The imposing circular complex will be built over 32 months by the Shanghai Construction group at Mount Hampden, 18 kilometres north-west of Harare, the Zimbabwe Broadcasting Corporation reported. Officials say the current colonial-era parliamentary building in the city centre is too small to accommodate lawmakers.
Mnangagwa said at the ceremony that China had provided a "grant, not a loan, to build a new parliament", without giving a figure.
"Other facilities like banks, hotels will be built around this place," Mnangagwa said adding that a "modern, smart city" was planned.
Mnangagwa took over from long-time ruler Robert Mugabe who was ousted by the military in November 2017.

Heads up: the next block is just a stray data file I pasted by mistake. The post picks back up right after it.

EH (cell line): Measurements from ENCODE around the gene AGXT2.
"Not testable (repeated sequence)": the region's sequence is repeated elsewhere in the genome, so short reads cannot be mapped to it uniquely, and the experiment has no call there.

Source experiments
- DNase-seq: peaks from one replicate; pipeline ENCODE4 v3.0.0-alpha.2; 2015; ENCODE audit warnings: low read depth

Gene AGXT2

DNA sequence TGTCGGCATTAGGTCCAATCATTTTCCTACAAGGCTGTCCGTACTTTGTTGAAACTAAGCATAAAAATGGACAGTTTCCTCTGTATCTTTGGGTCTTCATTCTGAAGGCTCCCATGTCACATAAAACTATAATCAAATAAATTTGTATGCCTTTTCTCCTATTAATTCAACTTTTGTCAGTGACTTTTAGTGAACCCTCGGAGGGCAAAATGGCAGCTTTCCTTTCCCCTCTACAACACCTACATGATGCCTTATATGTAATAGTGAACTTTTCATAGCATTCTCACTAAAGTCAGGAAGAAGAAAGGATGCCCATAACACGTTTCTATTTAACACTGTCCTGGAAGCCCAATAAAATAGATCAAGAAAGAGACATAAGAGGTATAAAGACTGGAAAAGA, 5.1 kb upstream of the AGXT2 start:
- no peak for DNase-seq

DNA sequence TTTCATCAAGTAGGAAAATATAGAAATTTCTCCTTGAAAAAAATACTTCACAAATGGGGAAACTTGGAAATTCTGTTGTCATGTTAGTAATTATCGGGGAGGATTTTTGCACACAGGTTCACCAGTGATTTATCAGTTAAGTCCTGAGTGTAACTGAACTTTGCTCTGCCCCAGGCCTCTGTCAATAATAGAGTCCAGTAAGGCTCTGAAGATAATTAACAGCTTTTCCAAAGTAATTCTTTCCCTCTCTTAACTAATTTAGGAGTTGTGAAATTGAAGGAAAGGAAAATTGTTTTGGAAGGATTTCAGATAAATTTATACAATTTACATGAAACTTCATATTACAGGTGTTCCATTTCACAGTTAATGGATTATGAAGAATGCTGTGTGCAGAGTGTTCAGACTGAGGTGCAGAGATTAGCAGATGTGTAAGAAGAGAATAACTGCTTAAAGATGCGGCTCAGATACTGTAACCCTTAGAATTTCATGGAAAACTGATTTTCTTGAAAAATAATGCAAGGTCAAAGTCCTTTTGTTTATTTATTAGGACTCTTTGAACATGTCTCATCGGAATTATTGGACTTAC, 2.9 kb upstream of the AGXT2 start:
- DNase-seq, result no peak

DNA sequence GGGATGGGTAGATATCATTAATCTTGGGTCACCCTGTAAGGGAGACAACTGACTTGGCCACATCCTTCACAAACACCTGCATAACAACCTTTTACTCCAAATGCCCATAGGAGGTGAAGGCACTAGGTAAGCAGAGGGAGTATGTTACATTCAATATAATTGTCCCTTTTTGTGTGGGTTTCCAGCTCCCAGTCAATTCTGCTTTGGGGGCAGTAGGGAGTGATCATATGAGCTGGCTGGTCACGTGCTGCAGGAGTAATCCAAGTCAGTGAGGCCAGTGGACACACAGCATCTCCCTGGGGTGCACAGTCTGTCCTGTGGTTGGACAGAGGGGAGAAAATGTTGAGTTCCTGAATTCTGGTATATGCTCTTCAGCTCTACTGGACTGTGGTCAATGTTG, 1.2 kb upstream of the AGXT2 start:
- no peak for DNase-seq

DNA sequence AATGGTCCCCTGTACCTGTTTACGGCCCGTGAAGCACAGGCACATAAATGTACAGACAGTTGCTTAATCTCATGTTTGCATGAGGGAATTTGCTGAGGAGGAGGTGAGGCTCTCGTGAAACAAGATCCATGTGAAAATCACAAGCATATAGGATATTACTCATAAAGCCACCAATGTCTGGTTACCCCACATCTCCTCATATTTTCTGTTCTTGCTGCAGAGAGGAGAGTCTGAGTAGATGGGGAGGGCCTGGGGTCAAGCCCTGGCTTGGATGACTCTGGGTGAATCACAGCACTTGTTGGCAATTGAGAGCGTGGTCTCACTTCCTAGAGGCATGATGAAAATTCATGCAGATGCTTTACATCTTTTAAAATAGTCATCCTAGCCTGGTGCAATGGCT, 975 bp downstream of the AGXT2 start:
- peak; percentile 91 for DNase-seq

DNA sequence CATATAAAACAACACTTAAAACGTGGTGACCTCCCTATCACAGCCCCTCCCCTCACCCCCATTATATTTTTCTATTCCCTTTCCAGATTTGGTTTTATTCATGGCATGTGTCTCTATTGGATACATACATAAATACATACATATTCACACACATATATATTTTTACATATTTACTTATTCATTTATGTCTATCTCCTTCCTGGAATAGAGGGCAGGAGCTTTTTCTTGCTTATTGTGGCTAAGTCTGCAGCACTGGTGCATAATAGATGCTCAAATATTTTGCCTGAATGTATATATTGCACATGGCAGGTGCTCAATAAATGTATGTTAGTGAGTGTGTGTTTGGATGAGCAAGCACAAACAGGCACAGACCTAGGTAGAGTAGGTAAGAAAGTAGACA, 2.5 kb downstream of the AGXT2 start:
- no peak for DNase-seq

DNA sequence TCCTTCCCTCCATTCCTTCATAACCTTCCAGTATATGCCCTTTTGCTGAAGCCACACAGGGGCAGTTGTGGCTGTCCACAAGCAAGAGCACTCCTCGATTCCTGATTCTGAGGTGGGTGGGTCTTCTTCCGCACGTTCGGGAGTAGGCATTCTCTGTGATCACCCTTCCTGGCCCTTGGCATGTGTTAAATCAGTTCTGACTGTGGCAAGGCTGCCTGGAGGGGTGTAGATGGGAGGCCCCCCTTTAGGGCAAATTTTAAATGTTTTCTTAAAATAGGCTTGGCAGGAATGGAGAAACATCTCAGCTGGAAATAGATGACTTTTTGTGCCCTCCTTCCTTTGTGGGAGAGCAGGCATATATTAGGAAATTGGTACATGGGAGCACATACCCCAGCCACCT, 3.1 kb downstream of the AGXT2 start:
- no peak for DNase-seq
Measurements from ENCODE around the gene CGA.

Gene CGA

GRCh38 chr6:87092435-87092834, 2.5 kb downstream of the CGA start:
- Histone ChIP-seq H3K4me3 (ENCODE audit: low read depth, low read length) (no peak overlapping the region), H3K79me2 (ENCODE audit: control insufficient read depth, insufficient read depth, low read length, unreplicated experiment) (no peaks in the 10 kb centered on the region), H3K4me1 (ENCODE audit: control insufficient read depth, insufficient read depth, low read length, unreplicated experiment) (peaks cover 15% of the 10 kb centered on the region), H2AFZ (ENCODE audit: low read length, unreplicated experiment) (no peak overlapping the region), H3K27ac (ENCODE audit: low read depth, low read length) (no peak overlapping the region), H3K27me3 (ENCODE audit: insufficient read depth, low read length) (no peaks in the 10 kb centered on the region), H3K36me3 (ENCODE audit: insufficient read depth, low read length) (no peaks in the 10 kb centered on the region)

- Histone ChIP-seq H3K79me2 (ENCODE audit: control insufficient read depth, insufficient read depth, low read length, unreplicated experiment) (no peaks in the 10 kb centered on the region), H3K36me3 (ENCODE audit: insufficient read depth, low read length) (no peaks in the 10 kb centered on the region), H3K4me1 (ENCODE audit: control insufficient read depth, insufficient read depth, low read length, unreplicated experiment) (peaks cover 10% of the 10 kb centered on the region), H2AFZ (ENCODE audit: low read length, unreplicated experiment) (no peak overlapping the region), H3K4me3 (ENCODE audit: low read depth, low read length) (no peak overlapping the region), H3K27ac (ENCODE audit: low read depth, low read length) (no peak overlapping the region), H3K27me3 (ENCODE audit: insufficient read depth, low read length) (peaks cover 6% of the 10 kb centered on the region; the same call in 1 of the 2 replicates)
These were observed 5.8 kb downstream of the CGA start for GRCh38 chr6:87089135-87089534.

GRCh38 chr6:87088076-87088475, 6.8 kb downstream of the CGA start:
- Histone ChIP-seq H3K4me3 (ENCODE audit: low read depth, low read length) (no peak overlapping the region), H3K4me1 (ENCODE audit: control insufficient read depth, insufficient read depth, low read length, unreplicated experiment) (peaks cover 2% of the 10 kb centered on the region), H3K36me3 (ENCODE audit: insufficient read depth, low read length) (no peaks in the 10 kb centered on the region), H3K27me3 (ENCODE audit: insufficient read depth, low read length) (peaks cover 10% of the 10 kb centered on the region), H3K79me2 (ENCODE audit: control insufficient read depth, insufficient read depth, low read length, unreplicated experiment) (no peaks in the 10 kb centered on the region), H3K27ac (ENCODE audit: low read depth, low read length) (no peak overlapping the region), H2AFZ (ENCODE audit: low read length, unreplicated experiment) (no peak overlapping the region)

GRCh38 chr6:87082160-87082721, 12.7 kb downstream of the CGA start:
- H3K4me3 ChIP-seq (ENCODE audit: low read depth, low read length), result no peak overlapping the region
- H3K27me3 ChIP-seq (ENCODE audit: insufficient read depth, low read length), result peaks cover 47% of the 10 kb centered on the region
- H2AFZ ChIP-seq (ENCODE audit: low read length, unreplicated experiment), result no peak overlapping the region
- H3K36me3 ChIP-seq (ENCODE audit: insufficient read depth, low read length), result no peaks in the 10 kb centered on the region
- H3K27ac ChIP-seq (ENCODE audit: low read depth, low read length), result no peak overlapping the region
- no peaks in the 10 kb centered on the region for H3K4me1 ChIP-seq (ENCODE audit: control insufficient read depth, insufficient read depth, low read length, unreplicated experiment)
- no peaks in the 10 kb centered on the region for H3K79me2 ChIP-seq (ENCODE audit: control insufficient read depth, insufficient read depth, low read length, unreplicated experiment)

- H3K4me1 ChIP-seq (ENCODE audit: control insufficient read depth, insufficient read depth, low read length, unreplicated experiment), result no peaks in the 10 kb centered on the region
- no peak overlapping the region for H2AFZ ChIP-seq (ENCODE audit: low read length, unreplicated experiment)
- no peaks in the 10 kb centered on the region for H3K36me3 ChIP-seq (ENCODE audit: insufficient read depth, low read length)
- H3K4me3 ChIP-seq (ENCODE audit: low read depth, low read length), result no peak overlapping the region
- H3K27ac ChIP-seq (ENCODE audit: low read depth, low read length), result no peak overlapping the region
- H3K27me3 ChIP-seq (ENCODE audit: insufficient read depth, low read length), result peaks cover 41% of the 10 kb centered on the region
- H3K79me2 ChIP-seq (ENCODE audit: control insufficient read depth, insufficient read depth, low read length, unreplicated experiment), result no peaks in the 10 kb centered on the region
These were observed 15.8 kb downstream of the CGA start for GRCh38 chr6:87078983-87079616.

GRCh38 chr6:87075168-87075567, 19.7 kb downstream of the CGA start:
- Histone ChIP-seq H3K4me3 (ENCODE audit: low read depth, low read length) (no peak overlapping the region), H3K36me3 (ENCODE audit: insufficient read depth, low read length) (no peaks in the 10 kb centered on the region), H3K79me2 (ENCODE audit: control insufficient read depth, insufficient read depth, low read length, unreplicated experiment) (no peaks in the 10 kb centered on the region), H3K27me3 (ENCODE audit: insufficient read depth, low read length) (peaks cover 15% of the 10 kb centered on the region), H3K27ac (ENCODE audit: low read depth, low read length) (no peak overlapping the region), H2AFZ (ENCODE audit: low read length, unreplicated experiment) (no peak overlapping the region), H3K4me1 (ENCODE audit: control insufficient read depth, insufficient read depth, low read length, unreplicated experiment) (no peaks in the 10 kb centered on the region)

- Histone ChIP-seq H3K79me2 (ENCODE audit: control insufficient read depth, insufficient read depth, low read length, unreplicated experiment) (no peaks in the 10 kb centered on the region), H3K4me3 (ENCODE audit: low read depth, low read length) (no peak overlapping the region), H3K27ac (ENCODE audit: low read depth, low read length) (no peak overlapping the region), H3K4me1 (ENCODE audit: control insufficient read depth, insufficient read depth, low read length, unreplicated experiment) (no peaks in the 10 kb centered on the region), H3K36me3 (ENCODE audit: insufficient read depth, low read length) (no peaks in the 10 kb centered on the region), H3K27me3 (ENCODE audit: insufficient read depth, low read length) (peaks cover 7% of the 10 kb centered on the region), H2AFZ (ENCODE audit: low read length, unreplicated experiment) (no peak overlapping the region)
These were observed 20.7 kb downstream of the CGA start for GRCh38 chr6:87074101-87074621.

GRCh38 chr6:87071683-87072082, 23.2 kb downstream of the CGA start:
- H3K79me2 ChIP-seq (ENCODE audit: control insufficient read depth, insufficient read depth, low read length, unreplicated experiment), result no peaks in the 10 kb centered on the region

He has vowed to revive Zimbabwe's economy that has been in ruins for nearly two decades.
China has funded and provided loans for many infrastructure projects across Africa in recent years, ranging from roads and power plants to sports stadiums and government institutions.
Critics say China's increasing sway over the continent undermines democracy and sovereignty.
Econet group founder and executive chairman Strive Masiyiwa has found himself at the centre of a social media storm after appearing to back President Emmerson Mnangagwa and calling for the removal of sanctions against Zimbabwe.
Masiyiwa recently told continental broadcaster CNBC Africa that Western sanctions against Harare, now in place for some 20 years, should be lifted, noting that the country could not move forward with its hands shackled behind its back.
Further, he suggested that, President Mnangagwa was sincere in his much-touted efforts to open up the democratic space Zimbabwe and turn around the country's stricken economy.